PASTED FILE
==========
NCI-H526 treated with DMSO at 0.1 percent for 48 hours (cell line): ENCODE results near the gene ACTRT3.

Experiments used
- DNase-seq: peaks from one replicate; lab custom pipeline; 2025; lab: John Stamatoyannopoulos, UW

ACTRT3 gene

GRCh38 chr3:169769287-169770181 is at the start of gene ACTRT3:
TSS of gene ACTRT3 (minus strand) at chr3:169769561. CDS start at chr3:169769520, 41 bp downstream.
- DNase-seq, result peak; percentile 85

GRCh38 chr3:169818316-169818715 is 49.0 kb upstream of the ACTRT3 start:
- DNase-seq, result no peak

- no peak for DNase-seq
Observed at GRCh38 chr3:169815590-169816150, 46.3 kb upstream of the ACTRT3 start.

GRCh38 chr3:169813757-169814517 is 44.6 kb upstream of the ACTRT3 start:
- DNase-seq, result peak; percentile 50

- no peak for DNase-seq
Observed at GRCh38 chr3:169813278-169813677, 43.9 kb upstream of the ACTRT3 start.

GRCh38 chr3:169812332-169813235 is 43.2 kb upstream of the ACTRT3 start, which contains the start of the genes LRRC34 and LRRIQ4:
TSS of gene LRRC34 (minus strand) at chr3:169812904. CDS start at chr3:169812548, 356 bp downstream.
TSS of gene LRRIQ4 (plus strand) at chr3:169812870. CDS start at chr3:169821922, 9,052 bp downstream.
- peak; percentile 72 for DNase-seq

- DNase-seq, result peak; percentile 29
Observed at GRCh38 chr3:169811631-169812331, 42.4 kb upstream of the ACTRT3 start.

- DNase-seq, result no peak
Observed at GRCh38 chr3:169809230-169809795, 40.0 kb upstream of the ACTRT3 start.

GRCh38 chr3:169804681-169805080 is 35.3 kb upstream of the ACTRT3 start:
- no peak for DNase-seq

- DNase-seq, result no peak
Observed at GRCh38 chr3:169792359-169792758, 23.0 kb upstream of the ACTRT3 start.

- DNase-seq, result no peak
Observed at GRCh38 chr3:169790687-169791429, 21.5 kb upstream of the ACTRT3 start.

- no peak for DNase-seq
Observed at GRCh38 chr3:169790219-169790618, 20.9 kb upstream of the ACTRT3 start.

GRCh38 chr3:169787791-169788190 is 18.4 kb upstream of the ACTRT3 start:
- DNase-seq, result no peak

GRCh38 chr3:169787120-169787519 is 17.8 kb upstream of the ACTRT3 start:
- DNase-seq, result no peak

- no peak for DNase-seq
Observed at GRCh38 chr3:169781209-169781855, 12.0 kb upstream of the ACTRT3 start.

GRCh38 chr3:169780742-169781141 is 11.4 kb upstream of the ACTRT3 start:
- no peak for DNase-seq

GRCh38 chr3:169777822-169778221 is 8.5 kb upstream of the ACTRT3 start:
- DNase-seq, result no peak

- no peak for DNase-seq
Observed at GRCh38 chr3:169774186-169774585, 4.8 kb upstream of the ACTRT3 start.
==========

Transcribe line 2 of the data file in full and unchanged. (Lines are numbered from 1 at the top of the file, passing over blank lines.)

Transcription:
Experiments used